By Kaydor

In this 24/7 news cycle where thousands of stories and images pummel our senses, little sticks and stays with us. Today’s headlines become yesterday’s news. The pages on a site enjoy a moment of fleeting attention and then get banished to the archives in the far recess of cyberspace. Papers and magazines end up in the recycling bin. However, every once in a while a news story comes along that commands a longer shelf life in our memory. I was blown away by one such story from the Korean economic crisis of 1997, and a question arose for me then as it does now. What would Tibetans have done?

In 1997 the economic contagion spread from Thailand to South Korea and other South-East Asian countries. The Korean Stock Exchange plummeted and the country’s foreign reserves were almost drained. The government was forced to seek an emergency loan from the IMF. Amidst such hardship, the world witnessed an incredible public campaign where Koreans began donating their gold. The campaign was a huge success. Ten tons of gold were collected in the first two days of the campaign alone as ordinary Koreans queued up for hours at collection centers and parted with their wedding rings and other personal items. The gold collected was melted into ingots and sold in the international markets. Though the amount raised wasn’t significant given the country’s dire economic situation, the spirit of sacrifice and unity displayed by the Korean people left an indelible imprint with images of Koreans queuing up forever etched in my memory.

No, there is no impending gold collection drive within the Tibetan community, at least not yet. However – the revival of the Tibetan freedom struggle sparked by the massive and historic protests of 2008 in Tibet coupled with shifting perception of China by the international community – presents Tibetans with an opening where a doubling down on our efforts and sacrifices could pay off tangible dividends.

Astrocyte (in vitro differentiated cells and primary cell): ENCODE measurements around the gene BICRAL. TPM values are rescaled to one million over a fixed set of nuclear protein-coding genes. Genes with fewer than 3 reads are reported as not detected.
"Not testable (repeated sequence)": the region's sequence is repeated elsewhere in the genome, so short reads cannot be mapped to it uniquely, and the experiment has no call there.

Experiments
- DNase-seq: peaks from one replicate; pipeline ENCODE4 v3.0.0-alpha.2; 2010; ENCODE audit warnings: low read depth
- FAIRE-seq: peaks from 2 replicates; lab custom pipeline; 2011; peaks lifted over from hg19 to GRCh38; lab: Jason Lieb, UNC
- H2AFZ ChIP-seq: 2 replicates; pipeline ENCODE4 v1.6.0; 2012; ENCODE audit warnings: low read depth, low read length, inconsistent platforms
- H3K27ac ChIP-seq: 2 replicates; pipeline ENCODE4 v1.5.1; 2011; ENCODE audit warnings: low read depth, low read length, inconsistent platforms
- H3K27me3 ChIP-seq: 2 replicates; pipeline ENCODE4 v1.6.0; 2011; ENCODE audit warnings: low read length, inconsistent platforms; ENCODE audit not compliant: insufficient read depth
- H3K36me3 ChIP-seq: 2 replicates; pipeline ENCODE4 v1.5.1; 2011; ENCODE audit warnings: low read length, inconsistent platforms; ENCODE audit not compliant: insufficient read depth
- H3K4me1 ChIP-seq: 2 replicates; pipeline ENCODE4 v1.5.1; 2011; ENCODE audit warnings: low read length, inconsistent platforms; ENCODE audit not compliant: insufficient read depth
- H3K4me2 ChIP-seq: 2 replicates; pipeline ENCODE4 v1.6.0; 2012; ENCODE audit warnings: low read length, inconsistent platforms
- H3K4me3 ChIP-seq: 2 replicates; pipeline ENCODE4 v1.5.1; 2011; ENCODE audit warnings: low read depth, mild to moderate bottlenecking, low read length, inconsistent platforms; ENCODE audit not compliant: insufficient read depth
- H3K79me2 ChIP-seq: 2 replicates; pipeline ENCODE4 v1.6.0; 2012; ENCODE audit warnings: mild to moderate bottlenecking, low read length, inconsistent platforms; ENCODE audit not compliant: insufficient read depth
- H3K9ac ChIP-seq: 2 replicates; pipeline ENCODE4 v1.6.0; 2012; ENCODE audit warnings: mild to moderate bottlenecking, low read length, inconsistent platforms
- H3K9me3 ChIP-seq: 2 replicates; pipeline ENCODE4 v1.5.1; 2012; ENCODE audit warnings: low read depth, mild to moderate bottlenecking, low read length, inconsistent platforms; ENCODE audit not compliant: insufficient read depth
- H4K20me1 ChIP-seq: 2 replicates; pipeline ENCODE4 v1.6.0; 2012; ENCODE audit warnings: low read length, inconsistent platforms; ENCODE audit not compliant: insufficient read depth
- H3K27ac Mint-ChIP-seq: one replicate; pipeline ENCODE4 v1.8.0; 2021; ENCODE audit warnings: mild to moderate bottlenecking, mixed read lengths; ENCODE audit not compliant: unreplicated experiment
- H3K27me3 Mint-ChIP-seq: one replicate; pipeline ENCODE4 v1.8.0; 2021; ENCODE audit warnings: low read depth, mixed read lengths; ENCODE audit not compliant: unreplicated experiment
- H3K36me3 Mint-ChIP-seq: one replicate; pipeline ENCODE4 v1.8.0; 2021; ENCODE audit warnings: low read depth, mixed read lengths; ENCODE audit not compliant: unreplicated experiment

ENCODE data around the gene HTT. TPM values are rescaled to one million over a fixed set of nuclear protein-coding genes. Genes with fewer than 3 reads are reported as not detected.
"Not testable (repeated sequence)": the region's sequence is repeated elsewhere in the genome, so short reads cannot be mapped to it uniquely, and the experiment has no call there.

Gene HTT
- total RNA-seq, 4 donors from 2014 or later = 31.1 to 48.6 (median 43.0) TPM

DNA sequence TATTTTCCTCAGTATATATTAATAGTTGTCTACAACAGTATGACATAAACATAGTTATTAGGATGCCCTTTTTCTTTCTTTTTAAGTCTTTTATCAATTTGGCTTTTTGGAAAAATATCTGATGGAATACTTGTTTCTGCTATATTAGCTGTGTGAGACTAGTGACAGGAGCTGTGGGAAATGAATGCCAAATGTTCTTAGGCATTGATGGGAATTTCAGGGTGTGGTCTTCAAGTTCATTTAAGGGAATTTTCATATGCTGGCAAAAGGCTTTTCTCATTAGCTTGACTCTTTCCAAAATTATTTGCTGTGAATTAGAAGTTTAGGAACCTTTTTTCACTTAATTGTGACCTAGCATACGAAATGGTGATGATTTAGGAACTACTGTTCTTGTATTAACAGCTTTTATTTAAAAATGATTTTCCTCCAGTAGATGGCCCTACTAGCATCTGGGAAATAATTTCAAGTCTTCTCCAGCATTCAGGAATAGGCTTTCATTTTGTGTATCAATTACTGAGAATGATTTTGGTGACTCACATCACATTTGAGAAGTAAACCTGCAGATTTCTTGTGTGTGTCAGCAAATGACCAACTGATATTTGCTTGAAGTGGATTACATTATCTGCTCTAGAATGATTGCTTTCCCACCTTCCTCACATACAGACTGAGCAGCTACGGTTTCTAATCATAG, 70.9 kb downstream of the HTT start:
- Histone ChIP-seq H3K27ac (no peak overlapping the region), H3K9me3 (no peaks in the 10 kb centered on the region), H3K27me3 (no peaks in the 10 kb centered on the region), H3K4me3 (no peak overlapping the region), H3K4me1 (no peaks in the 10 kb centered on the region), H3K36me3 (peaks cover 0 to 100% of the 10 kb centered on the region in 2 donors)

For too long Tibetans have been shouldering the weighty responsibility of bearing witness and having to affirm China’s belligerence and hegemonic aspirations. Tibetans know the nature of Chinese power all too well as we have lived as neighbors, but few in the international community would listen to what Tibetans were saying as most were either lured by the vast Chinese market or bought into the image of China as an aggrieved power gently rising and rightfully taking its place in the international community. China’s rapid rise, the flexing of its hard and soft powers accompanied by an increasing dose of hubris, has created growing unease amongst China’s neighbors and the international community. Where Tibetans were once seen as either pesky irritants or an exotic fascination for some in the West, one now senses a deeper level of interest and a new willingness to listen to the Tibetan experience. Embedded in the Tibetan experience is the DNA of a new kind of superpower that is rapacious, doesn’t play by any rules and ruthlessly pursues its interests.